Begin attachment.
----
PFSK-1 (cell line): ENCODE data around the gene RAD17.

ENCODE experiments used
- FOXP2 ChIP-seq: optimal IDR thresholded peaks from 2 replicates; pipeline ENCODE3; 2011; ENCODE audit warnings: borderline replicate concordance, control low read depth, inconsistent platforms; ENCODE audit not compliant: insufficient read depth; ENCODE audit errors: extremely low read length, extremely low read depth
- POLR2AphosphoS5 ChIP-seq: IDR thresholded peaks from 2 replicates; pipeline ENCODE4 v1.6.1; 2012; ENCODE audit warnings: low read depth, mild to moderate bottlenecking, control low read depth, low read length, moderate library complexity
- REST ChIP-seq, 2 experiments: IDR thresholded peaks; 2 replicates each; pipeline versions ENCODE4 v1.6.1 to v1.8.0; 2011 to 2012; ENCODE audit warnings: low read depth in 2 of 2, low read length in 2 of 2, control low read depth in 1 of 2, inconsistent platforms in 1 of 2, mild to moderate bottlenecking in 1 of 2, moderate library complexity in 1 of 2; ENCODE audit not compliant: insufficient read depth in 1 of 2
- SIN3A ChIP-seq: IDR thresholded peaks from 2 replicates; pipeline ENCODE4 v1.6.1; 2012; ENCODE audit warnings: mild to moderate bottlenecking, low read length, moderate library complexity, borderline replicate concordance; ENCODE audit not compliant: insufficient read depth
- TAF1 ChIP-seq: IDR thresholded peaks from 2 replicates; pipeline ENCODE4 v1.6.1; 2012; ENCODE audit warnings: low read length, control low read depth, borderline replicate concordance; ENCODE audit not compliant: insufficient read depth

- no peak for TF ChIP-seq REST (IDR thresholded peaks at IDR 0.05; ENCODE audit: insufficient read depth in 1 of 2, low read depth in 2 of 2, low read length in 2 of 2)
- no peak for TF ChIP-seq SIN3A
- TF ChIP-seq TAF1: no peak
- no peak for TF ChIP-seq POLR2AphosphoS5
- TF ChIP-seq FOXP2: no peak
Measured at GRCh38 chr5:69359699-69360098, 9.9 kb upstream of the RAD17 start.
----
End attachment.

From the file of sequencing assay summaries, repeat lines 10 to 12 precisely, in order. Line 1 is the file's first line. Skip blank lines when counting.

- TF ChIP-seq TAF1: no peak
- no peak for TF ChIP-seq POLR2AphosphoS5
- TF ChIP-seq FOXP2: no peak